According to a new study from the website WalletHub.com, New Mexico is the number-one worst state in the country for singles. This probably doesn't surprise anyone who lives here, but by taking elements such as dating costs and the populace into account, WalletHub was able to scientifically determine that it's rough out there. Throw something nutty like an international pandemic into the mix, and the whole rigamarole becomes a whole lot worse. Questions loom: Have you already met that special someone? Should you lower your standards? Is running back to an ex because we might all die basically the last respite of the damned? All of that is real. Too real.
So, I reached out to some folks in Santa Fe and Albuquerque to see how things have been going in the love department over the last year. Are the stories kind of funny and sad? Yes! Are they maybe a little hopeful? Also yes. Names have been redacted to protect the innocent (read: those hoping to have sex again at some point).
"I went out the weekend before lockdown with the mission of having in-case-this-is-the-end-of-the-world sex," says one Santa Fe massage therapist. "I was feeling like it really could be my last shot at having some for a long time.…I found it, but it was not good, not fun and I would have been fine if the world ended without having that."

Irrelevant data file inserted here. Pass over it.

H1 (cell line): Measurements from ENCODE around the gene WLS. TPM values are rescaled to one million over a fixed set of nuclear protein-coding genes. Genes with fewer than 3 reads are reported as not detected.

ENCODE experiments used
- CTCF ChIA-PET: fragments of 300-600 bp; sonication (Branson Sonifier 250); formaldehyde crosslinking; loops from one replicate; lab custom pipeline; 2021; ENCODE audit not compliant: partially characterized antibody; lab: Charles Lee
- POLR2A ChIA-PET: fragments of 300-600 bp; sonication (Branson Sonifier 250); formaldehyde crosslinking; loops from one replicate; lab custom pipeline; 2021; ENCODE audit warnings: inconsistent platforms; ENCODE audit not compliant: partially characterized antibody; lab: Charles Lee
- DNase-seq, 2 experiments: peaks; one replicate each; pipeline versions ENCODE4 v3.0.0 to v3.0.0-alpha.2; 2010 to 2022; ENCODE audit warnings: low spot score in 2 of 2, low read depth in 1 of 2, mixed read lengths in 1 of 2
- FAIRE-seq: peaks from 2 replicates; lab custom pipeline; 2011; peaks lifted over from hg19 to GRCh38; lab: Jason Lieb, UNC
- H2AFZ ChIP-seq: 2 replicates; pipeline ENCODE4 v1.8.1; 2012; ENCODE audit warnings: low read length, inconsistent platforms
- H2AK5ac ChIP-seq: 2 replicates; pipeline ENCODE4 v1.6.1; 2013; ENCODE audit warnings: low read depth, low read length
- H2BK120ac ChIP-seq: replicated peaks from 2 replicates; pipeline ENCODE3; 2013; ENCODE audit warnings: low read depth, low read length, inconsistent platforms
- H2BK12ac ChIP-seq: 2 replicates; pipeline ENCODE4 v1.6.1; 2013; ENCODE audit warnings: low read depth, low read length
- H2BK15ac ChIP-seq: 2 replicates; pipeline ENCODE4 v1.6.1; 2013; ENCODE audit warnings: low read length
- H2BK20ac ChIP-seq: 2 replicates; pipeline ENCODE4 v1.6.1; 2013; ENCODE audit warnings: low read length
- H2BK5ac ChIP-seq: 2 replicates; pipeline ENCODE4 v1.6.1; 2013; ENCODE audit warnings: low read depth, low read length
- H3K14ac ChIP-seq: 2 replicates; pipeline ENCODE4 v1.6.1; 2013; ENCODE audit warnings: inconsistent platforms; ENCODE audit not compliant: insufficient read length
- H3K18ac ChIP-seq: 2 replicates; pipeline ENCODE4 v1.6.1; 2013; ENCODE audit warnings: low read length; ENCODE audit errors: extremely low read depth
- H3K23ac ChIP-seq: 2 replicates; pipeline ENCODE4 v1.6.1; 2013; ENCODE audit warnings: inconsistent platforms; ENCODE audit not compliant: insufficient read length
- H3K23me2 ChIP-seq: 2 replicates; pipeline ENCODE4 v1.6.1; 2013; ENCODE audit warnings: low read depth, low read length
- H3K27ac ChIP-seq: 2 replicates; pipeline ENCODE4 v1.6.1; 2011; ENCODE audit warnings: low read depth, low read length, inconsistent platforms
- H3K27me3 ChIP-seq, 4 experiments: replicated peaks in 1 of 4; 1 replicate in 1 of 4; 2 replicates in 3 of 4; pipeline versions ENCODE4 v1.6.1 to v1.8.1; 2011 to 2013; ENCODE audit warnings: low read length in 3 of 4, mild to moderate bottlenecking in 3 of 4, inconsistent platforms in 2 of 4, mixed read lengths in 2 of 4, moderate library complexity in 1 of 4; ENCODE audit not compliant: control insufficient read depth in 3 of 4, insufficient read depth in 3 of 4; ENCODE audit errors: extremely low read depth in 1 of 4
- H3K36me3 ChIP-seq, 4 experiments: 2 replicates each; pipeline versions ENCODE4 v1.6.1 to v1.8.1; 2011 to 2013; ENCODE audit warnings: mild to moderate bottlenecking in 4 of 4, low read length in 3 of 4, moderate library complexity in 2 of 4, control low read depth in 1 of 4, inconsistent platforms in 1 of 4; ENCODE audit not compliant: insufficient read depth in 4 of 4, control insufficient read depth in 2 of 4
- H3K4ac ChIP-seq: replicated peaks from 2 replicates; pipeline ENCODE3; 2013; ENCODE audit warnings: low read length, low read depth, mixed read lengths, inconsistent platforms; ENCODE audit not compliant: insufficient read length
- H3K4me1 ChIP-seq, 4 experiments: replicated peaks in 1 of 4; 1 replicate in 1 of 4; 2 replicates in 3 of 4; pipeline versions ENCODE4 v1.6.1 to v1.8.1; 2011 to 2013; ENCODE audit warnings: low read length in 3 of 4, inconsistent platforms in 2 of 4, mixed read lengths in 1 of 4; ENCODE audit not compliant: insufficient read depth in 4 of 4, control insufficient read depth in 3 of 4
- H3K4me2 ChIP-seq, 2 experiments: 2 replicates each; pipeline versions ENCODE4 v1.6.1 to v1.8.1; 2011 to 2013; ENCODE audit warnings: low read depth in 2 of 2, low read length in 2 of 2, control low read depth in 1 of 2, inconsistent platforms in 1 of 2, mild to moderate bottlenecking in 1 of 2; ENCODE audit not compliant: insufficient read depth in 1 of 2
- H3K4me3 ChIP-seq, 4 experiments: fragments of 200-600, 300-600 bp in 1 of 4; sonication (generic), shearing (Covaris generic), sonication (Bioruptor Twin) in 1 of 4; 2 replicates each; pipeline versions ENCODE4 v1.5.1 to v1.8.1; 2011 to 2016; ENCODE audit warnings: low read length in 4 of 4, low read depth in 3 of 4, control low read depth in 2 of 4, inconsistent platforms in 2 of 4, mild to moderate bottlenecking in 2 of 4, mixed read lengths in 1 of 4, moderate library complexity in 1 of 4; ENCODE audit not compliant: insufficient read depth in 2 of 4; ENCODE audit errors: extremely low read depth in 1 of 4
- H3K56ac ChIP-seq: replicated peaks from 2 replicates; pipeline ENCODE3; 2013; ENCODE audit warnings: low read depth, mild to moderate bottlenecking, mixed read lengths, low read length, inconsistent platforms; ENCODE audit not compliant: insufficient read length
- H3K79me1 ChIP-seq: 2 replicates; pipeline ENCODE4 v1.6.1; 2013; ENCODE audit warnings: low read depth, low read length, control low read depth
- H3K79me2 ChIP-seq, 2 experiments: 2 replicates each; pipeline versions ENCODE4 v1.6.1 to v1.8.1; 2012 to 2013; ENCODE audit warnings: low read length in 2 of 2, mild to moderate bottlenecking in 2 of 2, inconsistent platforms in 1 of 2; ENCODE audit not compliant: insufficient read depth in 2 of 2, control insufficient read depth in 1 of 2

Turns out our anonymous sex–seeker discovered through social media that her last bang, so to speak, was a rabid -anti-masker, anti-vaxxer and conspiracy theorist. But wait—there's more. Later that spring, she matched on Tinder with an out-of-state film worker who'd come to New Mexico for work. Before they had a chance to meet, however, someone on his crew tested positive for COVID-19, sending him back east. Still, she says, they stayed in touch and planned to meet if and when he returned. That did end up happening, but, she says, "I legit couldn't think of what to do."
Not comfortable hitting a restaurant or bar, or even having someone from who-knows-where in her home or car, the anonymous dater finally settled on a walk, only to learn her out-of-stater's boss wasn't allowing crew out of their hotel except for work, which, she says, "I understand, but needless to say, we never met."
Even worse, old flames and ancient Tinder matches started coming out of the woodwork with vaguely honeyed words for our mystery massage therapist. Whether this was about mortality concerns or that good old-fashioned assumption that we could probably bone our exes with minimal effort, especially when the world's crumbling, none can say.
"My girlfriends and I started calling it 'Look What the Quarantine Dragged In," she tells SFR. "I remember one Tinder match was in Texas, and I asked if they were still on lockdown. He said, 'Yeah, but they said it's okay for you to come here.' I think lockdown to a lot of them was just an opportunity to hook up. I've had married exes reach out, men who have blocked me reach out.…I've had a lot of men talking to themselves in my DMs and getting very aggressive because I don't respond."